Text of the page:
Veteran St. Joseph’s Coach Phil Martelli Has Garnered Plenty Of Media Attention Over The Years. Now Thanks To A New TV Deal, The Entire Atlantic-10 is Going to Get a Dose Of Camera Time (AP)
The New TV Deal – The conference announced an eight-year partnership with ESPN, the CBS Sports Network and the NBC Sports Network, worth an estimated $40 million dollars ($5 million per year) to run from 2013-14 through 2021-22. The three media outlets will televise 64 regular season men’s games (CBS and NBC Sports Network will televise 25 apiece and the ESPN outlets will televise 14). These three outlets will divvy the responsibilities for the conference tournament with NBC televising the men’s (and women’s) quarterfinals, CBS televising the men’s (and women’s) semifinal games, and ESPN/ESPN2/ESPNU televising the men’s championship game. Though financial details were not disclosed, the conference’s 14 members are expected to collect about $400,000 apiece each season.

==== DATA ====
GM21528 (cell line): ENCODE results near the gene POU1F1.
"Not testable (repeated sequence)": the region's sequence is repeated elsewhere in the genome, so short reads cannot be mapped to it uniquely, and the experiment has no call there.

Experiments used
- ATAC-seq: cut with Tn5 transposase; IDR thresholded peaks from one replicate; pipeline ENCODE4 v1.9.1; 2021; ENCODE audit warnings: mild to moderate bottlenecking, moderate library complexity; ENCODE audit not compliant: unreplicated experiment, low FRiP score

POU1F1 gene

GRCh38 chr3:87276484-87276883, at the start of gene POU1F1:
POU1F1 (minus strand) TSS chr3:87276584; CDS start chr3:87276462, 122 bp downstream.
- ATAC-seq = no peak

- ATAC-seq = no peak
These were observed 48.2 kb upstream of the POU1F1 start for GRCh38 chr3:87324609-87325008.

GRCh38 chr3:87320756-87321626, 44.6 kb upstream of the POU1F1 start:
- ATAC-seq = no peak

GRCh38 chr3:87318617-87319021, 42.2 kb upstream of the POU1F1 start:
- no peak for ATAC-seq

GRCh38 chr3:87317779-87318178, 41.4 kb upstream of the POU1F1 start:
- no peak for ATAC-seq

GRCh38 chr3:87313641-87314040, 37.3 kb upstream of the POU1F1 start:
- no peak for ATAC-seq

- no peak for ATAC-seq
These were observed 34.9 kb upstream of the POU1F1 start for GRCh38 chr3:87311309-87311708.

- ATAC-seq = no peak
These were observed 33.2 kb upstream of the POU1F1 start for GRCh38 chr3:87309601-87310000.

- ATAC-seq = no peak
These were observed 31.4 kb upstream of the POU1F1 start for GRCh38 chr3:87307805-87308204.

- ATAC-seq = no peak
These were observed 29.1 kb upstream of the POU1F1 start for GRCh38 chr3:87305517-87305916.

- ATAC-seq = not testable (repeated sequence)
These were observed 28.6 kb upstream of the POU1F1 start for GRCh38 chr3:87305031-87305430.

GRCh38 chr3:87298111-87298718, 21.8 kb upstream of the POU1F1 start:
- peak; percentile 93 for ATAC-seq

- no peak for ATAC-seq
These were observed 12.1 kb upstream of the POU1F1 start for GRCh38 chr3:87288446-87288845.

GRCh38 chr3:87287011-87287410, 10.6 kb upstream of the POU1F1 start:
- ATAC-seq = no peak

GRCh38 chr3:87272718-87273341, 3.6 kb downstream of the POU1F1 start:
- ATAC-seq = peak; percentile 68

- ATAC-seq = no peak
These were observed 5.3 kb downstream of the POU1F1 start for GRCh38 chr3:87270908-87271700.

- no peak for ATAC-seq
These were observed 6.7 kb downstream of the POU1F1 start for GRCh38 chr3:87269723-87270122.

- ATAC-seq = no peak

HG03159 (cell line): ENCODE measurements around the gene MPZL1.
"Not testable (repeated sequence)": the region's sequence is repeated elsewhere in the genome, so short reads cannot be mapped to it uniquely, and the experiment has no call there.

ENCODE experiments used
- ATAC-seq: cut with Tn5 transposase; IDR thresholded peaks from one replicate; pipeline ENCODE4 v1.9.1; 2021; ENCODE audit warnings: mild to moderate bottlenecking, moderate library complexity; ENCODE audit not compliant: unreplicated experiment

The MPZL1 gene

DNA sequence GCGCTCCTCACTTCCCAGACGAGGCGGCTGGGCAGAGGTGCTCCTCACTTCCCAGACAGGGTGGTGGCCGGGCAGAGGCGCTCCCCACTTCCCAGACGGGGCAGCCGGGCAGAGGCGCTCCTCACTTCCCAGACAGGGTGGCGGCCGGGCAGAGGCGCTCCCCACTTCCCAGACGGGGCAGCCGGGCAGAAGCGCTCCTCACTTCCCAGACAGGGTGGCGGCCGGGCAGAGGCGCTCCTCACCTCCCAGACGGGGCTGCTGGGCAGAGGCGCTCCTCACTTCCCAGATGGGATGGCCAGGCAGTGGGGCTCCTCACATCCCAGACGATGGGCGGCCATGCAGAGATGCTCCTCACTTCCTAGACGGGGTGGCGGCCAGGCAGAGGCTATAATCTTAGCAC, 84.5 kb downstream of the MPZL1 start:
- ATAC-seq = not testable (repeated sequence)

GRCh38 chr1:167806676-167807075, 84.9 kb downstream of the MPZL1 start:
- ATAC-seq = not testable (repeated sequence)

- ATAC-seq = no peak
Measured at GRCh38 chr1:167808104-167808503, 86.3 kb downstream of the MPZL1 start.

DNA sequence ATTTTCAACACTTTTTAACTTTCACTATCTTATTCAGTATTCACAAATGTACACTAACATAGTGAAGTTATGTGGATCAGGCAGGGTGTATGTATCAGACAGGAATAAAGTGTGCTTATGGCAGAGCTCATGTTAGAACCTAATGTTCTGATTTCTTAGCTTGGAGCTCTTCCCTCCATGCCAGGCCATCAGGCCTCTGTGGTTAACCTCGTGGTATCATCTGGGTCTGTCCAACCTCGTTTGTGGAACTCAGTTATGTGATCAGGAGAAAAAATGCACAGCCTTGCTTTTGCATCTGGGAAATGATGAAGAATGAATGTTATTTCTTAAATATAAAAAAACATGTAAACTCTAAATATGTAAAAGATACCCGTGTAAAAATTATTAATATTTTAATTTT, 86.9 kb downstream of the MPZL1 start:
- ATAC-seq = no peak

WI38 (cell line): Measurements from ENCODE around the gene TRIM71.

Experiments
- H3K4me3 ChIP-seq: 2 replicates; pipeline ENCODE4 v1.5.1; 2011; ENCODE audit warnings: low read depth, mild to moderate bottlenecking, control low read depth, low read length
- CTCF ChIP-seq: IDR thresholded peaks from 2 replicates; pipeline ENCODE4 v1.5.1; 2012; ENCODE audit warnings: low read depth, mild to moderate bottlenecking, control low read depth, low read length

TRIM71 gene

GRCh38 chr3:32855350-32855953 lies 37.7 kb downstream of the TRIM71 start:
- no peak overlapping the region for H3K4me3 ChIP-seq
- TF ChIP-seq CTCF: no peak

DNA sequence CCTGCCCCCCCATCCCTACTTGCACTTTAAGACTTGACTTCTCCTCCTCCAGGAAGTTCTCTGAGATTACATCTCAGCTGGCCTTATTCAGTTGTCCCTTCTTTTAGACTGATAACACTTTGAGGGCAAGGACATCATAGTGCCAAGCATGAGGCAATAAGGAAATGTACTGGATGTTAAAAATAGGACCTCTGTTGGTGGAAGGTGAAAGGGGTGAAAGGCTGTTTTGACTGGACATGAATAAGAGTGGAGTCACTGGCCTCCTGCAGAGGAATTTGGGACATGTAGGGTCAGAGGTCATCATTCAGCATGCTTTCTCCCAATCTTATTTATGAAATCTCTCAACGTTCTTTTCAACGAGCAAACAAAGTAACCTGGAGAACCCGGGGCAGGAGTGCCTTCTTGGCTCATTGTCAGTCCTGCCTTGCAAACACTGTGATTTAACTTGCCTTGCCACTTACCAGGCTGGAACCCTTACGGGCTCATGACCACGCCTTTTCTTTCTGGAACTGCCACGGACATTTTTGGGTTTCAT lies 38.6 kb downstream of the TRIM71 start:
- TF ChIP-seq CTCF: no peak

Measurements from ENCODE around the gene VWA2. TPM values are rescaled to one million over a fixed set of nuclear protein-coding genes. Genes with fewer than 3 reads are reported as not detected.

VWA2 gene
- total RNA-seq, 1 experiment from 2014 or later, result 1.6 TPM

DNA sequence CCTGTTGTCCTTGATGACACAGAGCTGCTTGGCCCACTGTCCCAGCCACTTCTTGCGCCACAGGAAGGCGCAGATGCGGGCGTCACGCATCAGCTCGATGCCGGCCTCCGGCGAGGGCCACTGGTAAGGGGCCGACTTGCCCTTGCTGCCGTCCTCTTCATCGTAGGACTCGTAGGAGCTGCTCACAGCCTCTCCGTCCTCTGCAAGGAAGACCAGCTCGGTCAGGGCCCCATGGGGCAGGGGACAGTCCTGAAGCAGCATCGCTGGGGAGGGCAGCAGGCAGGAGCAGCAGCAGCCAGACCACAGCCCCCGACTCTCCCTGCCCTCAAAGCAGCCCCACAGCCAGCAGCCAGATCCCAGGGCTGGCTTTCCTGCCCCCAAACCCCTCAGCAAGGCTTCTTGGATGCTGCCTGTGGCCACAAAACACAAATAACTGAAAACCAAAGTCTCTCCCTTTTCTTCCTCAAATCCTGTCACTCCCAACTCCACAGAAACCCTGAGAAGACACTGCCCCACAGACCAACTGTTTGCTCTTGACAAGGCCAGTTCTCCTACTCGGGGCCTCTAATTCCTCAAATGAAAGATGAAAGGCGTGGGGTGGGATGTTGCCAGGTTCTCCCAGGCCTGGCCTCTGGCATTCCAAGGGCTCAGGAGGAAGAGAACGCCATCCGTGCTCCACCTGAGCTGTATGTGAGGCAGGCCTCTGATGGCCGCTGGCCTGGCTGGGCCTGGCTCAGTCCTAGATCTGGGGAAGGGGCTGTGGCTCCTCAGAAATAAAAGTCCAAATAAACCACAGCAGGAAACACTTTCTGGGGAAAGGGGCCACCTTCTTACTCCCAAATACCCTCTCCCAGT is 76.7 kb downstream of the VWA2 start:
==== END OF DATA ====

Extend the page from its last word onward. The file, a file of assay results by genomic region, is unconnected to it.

Brooklyn, Here We Come – A quiet affirmation that the move to lock up the Barclays Center in Brooklyn came with Hurricane Sandy. The superstorm swamped Atlantic City, New Jersey, and the Boardwalk Hall, previous site of the conference’s championship tournament. The Barclays Center has garnered positive reviews for its architecture, facilities and amenities. The brand-new facility will work out the kinks with a number of invitational tournaments (Barclays Center Classic, Coaches vs. Cancer, Legends Classic, Brooklyn Hoops Winter Festival and Brooklyn Hoops Holiday Invitational) and be ready to host the conference tournament next March.
Reader’s Take I
Predicted Order of Finish